After taking it on the chin for the last few months, it appears Maxar Technologies (TSX:MAXR)(NYSE:MAXR) might be on the mend. If you had thrown some mad money at it when the stock was sitting at the $6-a-share range, you will be well on your way to doubling your money. Does this mean the stock is finally on the upward march and investors should step in? Or should you protect your capital and stay away from this risky stock?
This is a stock I really want to love. It is involved in space travel, robotics, and other high-tech areas that are fascinating. When I look at this company, it feels like I am investing in the future, and that appeals to me.
The downside is that this company is both saddled with debt and a heaping helping of bad luck. The leverage it has on its books is significant — so significant that the delicate nature of its balance sheet is one of the reasons for the original collapse in the share price several months back. The WorldView 4 satellite failure was a stroke of terrible luck at a horrible time. With investors already nervously dumping the leveraged stock, the failure of one of its major revenue streams at a time when the company needed all the cash flow it could muster was a major hit.
I have to admit I took a swing at it when it was in the $8-a-share range, but I promptly dumped the stock when it announced the dividend cut. At the time, I thought there might be a chance that the sell-off might be overdone and a bounce would perhaps be in order. And while I didn’t have a tonne of confidence in the dividend, I was hoping to collect a payment or two before it got the axe.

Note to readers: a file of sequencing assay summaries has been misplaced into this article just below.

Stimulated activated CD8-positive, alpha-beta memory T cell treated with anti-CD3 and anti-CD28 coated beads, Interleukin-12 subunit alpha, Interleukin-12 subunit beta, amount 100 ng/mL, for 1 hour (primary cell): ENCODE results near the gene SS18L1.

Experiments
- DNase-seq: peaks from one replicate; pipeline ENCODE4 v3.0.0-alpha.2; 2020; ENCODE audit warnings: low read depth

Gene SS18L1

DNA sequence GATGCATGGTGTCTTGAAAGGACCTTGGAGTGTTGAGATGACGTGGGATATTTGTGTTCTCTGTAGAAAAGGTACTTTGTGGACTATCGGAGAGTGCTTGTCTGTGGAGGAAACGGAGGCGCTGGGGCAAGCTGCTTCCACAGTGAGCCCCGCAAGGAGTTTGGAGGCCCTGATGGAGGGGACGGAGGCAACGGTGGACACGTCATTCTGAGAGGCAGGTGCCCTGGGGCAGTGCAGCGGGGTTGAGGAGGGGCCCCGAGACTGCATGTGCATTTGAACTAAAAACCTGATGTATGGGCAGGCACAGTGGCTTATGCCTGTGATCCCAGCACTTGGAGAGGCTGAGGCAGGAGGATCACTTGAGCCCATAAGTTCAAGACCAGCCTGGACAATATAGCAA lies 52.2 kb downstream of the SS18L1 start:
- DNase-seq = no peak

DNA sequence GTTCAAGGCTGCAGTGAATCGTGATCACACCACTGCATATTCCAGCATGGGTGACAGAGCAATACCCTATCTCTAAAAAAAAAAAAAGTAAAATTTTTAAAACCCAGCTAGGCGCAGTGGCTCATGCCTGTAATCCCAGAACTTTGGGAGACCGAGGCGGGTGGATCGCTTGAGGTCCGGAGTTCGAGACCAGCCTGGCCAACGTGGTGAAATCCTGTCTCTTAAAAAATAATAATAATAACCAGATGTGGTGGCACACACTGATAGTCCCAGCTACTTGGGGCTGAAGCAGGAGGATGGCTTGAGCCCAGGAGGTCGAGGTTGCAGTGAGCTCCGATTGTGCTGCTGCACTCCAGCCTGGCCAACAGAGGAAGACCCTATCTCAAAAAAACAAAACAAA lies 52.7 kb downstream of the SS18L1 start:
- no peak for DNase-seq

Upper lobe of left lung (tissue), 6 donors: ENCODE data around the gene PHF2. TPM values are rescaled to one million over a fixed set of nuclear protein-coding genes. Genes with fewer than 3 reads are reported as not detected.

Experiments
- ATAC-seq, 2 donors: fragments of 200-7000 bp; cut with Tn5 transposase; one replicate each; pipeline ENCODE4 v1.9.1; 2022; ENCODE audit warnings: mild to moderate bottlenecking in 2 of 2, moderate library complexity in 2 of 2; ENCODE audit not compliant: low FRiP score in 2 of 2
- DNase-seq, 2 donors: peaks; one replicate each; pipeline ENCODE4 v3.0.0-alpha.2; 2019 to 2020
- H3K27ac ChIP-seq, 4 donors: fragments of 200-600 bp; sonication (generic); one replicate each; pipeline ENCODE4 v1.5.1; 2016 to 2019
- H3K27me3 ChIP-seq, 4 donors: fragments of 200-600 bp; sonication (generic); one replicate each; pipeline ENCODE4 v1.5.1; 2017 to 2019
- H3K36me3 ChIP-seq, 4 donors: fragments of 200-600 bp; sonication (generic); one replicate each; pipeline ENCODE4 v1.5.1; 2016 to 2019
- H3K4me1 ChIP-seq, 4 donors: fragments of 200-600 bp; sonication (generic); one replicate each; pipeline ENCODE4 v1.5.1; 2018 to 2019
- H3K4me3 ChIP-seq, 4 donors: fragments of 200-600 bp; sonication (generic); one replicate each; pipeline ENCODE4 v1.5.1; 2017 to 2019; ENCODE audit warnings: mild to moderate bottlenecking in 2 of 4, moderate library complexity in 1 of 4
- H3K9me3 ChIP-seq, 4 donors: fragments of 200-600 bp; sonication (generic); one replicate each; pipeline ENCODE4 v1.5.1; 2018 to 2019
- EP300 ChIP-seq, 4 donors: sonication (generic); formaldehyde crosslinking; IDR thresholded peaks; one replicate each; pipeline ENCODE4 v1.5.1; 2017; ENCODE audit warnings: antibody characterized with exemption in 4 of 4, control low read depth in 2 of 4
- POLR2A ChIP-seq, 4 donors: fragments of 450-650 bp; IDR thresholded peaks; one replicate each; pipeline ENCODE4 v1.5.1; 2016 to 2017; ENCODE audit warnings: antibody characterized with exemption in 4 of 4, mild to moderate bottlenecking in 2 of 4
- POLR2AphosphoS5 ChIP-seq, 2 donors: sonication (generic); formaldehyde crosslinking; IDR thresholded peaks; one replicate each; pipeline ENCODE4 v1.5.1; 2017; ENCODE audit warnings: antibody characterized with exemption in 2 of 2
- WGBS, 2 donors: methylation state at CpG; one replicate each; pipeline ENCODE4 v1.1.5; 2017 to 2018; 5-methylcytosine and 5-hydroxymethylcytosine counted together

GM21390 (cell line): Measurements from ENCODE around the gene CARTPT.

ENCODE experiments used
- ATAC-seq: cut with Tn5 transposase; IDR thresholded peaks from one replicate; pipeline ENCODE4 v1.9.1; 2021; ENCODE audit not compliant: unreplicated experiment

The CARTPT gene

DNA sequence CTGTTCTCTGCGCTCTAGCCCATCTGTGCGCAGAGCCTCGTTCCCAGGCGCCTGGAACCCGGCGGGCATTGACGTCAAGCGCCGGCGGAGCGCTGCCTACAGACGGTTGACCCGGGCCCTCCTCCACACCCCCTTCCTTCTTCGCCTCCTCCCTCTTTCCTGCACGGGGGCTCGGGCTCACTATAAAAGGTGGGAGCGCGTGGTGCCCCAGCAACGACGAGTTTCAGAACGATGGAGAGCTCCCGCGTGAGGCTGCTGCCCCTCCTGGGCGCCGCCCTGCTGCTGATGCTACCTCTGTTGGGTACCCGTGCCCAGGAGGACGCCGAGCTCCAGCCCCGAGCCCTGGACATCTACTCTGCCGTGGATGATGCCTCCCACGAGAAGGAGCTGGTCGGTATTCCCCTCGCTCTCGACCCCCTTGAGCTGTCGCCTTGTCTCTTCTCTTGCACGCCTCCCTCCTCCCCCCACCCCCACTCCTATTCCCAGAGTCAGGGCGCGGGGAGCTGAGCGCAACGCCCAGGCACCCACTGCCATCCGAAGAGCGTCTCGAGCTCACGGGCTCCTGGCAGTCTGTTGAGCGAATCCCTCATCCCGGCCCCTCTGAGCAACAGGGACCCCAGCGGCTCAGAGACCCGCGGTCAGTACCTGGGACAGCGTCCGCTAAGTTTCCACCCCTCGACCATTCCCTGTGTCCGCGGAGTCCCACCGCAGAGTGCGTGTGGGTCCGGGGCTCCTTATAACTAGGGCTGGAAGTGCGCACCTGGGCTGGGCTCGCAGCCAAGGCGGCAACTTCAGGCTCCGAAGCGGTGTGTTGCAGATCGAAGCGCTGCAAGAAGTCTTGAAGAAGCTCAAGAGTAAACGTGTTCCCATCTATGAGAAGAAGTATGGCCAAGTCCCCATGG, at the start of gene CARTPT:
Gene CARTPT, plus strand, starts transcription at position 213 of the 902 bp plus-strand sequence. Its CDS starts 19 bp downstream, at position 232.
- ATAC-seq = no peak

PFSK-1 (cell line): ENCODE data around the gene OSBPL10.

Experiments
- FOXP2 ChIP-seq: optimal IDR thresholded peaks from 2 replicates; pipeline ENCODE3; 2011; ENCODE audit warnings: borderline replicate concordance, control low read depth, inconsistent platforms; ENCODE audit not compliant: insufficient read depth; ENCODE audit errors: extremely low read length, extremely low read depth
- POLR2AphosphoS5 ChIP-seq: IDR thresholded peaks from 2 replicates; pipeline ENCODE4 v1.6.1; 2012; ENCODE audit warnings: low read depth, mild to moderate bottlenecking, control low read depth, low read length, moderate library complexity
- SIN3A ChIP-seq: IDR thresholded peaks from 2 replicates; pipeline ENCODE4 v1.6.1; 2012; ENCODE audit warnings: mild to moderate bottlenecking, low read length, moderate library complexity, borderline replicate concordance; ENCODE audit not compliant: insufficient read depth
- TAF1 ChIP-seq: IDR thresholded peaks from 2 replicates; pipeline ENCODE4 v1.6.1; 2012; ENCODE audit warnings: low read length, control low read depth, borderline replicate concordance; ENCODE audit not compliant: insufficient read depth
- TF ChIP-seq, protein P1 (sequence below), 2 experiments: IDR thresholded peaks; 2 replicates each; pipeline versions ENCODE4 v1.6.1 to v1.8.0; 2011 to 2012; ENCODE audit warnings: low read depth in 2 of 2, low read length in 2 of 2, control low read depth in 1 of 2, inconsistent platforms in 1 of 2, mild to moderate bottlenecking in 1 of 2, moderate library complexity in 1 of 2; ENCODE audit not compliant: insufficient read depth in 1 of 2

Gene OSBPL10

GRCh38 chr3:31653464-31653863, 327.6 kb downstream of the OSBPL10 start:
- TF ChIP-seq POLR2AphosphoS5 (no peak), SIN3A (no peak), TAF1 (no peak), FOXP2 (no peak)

After all, even when the satellite failure was first announced, the company was quite certain that it would be able to recover the cost of losing the satellite quite quickly. That turned out to be the case, which is one major reason for the original bounce in the share price we saw last week. Another reason for the increase in the share price was the company’s implementation of a new tax benefit preservation plan that was received favourably by investors.
It’s also difficult to buy Maxar at the moment given its poor results. Revenues shrank from $557 in the first quarter of 2018 million to $504 million a year later. The company also reported a net loss in earnings of ($0.99) a share. These results do not exactly inspire confidence at the moment. It will be vital to see what happens in the upcoming quarters to see if things are starting to turn around.
Is Maxar a buy?
As I said earlier, there are so many appealing factors relating to this business. Its space-focused strategy is something I really want to be a part of. Unfortunately, the leverage, decimated dividend, and uncertain future makes this an investment I will stay away from for the time being. Mad money might do well on this stock, but I’d like to see a stronger balance sheet and some good quarters before I shoot for the moon.
This article represents the opinion of the writer, who may disagree with the “official” recommendation position of a Motley Fool premium service or advisor. We’re Motley! Questioning an investing thesis — even one of our own — helps us all think critically about investing and make decisions that help us become smarter, happier, and richer, so we sometimes publish articles that may not be in line with recommendations, rankings or other content.
Fool contributor Kris Knutson has no position in any of the stocks mentioned. Maxar is a recommendation of Stock Advisor Canada.